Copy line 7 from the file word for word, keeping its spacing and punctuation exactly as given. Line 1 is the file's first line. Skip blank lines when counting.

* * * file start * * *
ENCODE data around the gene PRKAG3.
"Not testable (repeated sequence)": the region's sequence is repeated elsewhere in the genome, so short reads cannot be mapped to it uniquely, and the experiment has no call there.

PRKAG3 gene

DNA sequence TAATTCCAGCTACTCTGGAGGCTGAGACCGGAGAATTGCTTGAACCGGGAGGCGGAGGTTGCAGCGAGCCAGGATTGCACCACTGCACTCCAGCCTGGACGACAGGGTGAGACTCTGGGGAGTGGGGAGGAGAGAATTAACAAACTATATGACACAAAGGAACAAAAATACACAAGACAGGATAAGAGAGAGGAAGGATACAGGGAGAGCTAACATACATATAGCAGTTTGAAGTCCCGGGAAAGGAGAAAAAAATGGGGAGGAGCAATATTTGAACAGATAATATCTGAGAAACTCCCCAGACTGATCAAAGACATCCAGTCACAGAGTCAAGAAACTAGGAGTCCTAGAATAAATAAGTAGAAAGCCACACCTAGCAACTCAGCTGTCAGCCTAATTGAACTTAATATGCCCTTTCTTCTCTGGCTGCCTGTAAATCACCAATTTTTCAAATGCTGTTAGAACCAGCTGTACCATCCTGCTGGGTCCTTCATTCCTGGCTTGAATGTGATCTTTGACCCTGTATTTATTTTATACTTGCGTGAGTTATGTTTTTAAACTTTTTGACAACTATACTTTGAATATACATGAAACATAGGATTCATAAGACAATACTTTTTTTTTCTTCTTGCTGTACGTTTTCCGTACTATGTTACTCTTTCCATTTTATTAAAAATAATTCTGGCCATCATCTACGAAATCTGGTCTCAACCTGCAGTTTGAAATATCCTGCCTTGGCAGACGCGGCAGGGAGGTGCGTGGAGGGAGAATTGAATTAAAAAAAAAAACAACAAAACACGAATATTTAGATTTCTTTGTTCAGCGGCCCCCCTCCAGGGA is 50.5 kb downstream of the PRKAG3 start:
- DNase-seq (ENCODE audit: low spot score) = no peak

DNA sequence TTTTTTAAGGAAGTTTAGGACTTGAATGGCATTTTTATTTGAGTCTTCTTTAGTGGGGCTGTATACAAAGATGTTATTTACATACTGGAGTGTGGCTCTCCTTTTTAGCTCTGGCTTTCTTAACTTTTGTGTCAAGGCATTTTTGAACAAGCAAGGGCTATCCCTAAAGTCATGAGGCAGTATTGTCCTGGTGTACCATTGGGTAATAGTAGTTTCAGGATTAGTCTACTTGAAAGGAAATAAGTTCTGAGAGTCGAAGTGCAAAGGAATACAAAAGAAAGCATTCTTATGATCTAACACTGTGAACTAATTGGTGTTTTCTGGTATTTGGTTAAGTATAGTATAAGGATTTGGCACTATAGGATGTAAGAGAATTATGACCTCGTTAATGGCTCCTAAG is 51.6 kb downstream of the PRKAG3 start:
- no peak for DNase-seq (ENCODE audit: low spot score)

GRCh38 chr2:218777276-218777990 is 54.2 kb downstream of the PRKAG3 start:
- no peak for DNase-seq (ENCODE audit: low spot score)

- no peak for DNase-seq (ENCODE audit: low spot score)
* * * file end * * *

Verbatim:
- no peak for DNase-seq (ENCODE audit: low spot score)